The Big Little Book of Happy Sadness Quotes

The Big Little Book of Happy Sadness (2008) ~ Colin Thompson - author and illustrator


George lived alone with his grandmother and an empty place where his mother and father should have been.

Most Friday afternoons on his way home from school, in that time before the weekend when lonely people realise just how lonely they are, George visited the dog shelter.

The last cage was where the dogs no one wanted went for a final week before their journey to heaven. George felt at home there. 

In the dark gloom, he found a place where everything seemed lonelier than he was. 

On the surface, the quotes paint a gloomy world, yet there is a feeling that this particular place may hold the key to a brighter world for more than George.

Linking to:
Quote It Saturday

Friday, August 17, 2012

The Big Little Book of Happy Sadness Begins

The Big Little Book of Happy Sadness (2008) ~ Colin Thompson is the author and illustrator.
This view is on the inside of the book just before the story begins.

Opening words:

George lived alone with his grandmother and an empty place where his mother and father should have been. 

George’s grandmother was a kind lady, but she was very old and the two of them spent most of their lives on different planets.

Clearly from the opening words, the young boy has a very deep, hollow sense of loneliness that needs filling with love quite urgently.

Linking to:
Book Beginnings on Fridays

Wednesday, August 15, 2012

The Big Little Book of Happy Sadness

The Big Little Book of Happy Sadness (2008) - Colin Thompson

George is just a young boy
Without his parents
But blessed with a loving grandmother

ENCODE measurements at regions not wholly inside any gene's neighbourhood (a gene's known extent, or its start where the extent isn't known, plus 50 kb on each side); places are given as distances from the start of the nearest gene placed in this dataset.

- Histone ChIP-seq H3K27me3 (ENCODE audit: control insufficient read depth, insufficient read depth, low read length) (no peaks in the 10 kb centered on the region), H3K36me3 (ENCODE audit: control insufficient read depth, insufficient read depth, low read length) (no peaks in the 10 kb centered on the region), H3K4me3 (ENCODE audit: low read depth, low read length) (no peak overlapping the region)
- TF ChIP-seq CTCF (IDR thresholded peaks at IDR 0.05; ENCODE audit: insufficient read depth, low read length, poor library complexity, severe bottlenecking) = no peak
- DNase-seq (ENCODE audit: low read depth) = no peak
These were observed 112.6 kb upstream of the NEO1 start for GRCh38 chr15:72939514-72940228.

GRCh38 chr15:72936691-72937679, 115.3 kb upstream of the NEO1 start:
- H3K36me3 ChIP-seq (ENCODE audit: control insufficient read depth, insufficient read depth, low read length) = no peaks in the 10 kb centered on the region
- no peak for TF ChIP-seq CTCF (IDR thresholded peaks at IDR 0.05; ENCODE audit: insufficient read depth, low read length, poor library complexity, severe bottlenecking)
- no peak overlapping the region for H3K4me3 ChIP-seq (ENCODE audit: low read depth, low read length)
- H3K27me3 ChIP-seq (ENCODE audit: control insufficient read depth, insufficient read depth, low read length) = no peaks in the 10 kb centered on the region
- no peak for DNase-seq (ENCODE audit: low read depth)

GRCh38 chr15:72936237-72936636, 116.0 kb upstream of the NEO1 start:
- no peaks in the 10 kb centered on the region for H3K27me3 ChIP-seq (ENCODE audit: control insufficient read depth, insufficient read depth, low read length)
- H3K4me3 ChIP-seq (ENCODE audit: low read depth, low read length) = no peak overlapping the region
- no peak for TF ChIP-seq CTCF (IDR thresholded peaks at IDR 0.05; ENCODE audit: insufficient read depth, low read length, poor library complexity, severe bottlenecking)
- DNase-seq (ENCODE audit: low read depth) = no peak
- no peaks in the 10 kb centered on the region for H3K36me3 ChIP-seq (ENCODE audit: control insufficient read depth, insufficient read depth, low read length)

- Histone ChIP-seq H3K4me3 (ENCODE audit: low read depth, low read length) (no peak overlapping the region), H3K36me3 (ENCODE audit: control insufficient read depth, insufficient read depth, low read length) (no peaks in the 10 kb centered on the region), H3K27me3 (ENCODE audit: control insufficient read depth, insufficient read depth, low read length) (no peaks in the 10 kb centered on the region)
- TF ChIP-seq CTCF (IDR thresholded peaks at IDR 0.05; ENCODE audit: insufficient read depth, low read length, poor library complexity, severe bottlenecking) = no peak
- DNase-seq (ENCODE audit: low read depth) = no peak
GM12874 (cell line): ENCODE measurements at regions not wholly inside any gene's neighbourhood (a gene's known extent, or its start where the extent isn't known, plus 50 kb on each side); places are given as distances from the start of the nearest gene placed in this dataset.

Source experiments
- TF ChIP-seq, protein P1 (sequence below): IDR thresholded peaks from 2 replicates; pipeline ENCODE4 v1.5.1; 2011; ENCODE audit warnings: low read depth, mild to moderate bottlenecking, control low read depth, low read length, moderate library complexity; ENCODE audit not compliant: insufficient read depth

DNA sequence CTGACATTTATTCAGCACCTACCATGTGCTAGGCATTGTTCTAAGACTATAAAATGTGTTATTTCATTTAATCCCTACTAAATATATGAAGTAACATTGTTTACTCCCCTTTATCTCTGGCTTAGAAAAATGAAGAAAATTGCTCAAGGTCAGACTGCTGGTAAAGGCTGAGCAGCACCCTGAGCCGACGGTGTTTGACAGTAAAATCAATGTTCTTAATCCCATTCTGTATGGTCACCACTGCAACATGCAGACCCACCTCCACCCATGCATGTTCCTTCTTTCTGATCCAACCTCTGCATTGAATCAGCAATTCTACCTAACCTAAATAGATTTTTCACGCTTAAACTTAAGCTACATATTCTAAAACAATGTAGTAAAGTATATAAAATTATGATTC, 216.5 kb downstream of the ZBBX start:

A grandmother who means well
But just doesn't quite live on
A young boy's planet 

A young boy needs a friend
Who understands
Who feels
Who relates to

A dog
Cast in the last dark cage
In a dog shelter
Waiting for a heavenly journey
Desperately needs a friend
Who understands
Who feels
Who relates to
Being unloved

 By some wink of circumstance
A dog cursed with just three legs
Links the boy and his grandmother in
A happy
Kind of sadness


The Big Little Book of Happy SadnessThe Big Little Book of Happy Sadness by Colin Thompson
My rating: 4 of 5 stars

Who could imagine that a 3 legged dog close to heaven, (where those unloved wait for their time according to some humans), would unite a grandmother and a young boy and give the boy his first taste of unconditional love and a glowing sense of being. Sadly, the happy moments seem to become a little overly dramatised right at the end of the book. Perhaps there could have been another journey on the horizon!

View all my reviews

Sunday, August 12, 2012

The Red Piano

The Red Piano (2008) - Andre LeBlanc
NOTE: This is based on a true story.
Andre interviewed Zhu Xiao-Mei in April 2007.
She is now a virtuoso pianist.

A camp
Lost between
Inner Mongolia
And China

Playing music
The only way to keep a child's senses

Just wired

She secures the notes on

Transportable testimony of

Far away
She will erase
Five years of

And play the music of



So far away....

The Red Piano Quotes
The Red Piano Begins


The Red PianoThe Red Piano by André LeBlanc
My rating: 5 of 5 stars

Manual labour for children during China's Cultural Revolution was a time of abyssmal darkness for creativity. Just how dark and negative that time could be is demonstrated by The Red Piano. Unless of course, that child is Zhu Xiao-Mei, longing to find her voice playing the piano. Quietly she rebelled, determined to let her music be heard. How she rebelled evolves into a mesmerising, humbling story.

My poetic review is on my Songlines on the Winds blog.

View all my reviews

Linking to:
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Poetry Pantry ~ Poets United

Saturday, August 11, 2012

The Red Piano Quotes

Back cover of The Red Piano (2008) ~ Andre LeBlanc


Pianos are criminal. Pianists are criminals. Schools are closed down. The Communist Party is re-educating everyone.

But what possible purpose does music serve? Can it erase five years of exile, a wasted youth, cold, hunger, filth and imprisonment?